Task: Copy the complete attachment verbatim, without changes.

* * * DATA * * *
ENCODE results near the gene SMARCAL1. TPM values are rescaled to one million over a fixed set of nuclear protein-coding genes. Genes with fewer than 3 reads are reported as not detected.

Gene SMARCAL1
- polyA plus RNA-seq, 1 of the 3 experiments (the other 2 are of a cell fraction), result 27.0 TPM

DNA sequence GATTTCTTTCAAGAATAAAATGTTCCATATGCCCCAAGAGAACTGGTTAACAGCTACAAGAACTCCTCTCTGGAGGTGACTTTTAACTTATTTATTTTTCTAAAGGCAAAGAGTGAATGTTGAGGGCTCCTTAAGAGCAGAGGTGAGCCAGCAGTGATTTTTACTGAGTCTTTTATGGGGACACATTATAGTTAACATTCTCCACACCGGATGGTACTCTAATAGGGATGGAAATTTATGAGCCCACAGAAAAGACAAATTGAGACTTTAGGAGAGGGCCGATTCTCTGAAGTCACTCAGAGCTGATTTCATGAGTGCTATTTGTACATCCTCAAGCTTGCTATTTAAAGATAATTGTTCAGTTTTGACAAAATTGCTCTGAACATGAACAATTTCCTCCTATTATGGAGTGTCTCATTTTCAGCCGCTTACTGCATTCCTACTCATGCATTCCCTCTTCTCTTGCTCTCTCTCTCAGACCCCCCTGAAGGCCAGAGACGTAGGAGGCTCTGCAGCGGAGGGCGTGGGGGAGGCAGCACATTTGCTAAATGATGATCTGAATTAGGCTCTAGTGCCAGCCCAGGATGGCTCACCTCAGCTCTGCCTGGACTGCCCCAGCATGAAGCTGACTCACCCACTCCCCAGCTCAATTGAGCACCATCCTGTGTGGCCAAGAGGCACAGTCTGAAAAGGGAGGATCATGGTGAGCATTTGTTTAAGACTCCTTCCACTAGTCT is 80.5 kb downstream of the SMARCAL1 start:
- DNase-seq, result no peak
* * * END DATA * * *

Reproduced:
ENCODE results near the gene SMARCAL1. TPM values are rescaled to one million over a fixed set of nuclear protein-coding genes. Genes with fewer than 3 reads are reported as not detected.

Gene SMARCAL1
- polyA plus RNA-seq, 1 of the 3 experiments (the other 2 are of a cell fraction), result 27.0 TPM

DNA sequence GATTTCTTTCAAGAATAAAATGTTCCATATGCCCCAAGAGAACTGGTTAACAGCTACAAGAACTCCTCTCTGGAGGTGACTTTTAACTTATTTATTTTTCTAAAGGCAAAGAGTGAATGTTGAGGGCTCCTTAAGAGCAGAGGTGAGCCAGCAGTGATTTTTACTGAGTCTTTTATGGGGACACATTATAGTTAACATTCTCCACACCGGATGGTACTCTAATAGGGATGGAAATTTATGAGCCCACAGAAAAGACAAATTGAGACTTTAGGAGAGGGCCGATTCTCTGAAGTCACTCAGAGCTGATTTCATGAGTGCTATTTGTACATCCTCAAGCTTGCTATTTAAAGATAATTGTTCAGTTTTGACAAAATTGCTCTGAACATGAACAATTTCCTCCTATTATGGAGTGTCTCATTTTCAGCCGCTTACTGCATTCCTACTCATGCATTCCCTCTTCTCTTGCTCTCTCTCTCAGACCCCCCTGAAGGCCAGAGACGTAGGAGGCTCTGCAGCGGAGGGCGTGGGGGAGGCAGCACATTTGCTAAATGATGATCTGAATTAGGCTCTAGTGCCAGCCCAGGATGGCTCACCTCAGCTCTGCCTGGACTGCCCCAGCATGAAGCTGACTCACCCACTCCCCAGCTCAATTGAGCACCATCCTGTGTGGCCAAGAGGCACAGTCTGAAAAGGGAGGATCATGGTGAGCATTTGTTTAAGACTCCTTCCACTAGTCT is 80.5 kb downstream of the SMARCAL1 start:
- DNase-seq, result no peak